Pineapple cultivation is hard, dirty, physically grueling work. It is labor intensive, and is commercially grown in southern latitudes. In 1920, before affordable air travel and the global shipping industry, pineapple was exotic to mainland markets and a profitable venture. The value of canned pineapple drew waves of imported laborers to the island of Lanai from Korea, the Philippines, Japan, China, and Portugal. This industry and its workforce drove the technological and infrastructural investment in the island, increased the demand for resources, and furthered the set of practices that created resources on the island to be converted into energy and exports.
The Dole Corporation built the plantation town of Lanai City, and a power grid to supply the buildings and the pineapple processing operations. Wood framed and clad buildings painted a uniform deep green were laid out on a basic grid. Pine power poles and wires line the streets and distributed energy generated from petroleum. The power infrastructure is still in use today. It is raw, durable, stout, and exposed for easy access. Roads were cut into the red volcanic soil for the operations of the pineapple industry: transporting labor, moving goods and machinery, distributing resources, and maintaining the infrastructure. Large mammal species were introduced as a source of protein for workers engaged in the hard labor associated with the continuous production of pineapple. The Axis deer, originally a gift to King Kamehameha from the King of India, was introduced on the island in 1920’s. Moufflon sheep, pheasant, wild turkey, feral pig, feral goat, and pronghorn antelope have all been introduced on the island with varying degrees of success, failure, and destruction to the native vegetation.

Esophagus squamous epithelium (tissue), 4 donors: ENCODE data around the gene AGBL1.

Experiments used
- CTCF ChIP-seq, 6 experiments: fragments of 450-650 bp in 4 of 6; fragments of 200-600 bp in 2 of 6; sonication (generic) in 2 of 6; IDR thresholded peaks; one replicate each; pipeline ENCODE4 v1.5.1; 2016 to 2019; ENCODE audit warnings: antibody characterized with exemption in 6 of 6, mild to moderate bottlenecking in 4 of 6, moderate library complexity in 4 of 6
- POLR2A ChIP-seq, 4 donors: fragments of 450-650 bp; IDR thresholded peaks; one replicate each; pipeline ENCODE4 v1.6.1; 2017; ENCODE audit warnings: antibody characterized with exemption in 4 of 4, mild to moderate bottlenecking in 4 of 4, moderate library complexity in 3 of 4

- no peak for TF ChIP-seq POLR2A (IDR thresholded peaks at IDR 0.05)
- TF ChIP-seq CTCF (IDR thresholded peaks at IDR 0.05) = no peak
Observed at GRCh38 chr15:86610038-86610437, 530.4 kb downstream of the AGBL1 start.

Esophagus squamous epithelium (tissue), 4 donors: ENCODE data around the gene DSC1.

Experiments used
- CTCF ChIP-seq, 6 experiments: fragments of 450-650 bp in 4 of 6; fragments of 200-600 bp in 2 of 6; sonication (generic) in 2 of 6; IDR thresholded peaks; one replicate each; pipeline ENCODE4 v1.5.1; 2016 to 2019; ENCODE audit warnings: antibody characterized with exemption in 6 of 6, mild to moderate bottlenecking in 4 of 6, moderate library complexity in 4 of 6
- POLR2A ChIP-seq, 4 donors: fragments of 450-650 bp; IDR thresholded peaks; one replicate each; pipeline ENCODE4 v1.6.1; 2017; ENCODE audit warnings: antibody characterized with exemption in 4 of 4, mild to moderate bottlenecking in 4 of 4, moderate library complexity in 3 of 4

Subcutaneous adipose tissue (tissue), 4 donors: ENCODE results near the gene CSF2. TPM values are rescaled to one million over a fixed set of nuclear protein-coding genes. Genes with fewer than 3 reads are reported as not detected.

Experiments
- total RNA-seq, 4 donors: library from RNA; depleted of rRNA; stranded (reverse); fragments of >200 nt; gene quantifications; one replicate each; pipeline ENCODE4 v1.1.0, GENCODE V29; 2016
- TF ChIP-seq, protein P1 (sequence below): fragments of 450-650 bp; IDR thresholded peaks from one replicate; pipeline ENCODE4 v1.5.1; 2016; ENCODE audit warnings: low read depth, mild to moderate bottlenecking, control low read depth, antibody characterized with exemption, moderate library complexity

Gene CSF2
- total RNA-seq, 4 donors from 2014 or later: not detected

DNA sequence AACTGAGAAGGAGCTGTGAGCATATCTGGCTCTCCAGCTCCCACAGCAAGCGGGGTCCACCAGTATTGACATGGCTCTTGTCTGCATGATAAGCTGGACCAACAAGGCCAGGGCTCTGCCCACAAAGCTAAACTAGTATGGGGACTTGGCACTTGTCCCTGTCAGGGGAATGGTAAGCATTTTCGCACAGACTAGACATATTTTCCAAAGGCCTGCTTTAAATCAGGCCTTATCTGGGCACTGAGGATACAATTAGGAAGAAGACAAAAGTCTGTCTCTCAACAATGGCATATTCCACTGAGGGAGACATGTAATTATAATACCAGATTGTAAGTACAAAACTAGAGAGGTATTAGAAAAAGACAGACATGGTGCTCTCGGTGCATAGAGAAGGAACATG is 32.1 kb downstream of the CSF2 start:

Perhaps the most visible and transformative infrastructure introduced by the pineapple industry is the distinctive Cook Island pines that line the streets of Lanai City, span the ridge tops of the mountains, and dot the landscape in strategic phalanx exposed to the prevailing winds. The pines are native to Polynesia, and can grow to a mature height of over 130 feet. They were introduced to augment the water systems, and recharge the ground water aquifers by condensing fog as it passes over the low elevations of the island. Today the pines remain and are estimated to contribute 50% of the island’s fresh water resources.
The pineapple industry and ranching dominated the island economy, changed its hydrology, and augmented its ecology with alien plant and animal species in a production scheme that merged the islands natural resources and arable lands into a part biological and part industrial machine for the production and export of the exotic fruit. The culture of the island was an eclectic mix of ethnicities installed, housed, sustained, managed, and supported by one company that dominated the pineapple industry for much of the last century.
In December of 1991 the Dole Packaged Foods company laid off 500 workers. By 1990 Hawaii’s share of the global pineapple market had shrunk to 10%. By contrast, Thailand was producing 40 percent of the world’s pineapple supplies. At that time a picker in Hawaii was making $8.23 an hour, and a picker in Thailand was making $6 per day. The Ginaca machine shifted the investment of human energy from processing to cultivation labor. Global economic forces undercut the cost of labor and moved the industry to another continent.
There is an inverse correlation between the decline in the pineapple industry and the rise of the tourism industry in Hawaii. In 1955 the tourism industry for the islands produced $55 million in revenues, while pineapple production was more than $110 million and provided 12,000 jobs. By 1990 the pineapple industry produced $215 million in revenue and 3,450 jobs, while the tourism industry surged to a 9.4 billion dollar industry for the Hawaiian islands. Jim Dole’s side interest in creating access to the islands through aviation converged with shifts in global produce markets to make the pineapple industry in Hawaii obsolete.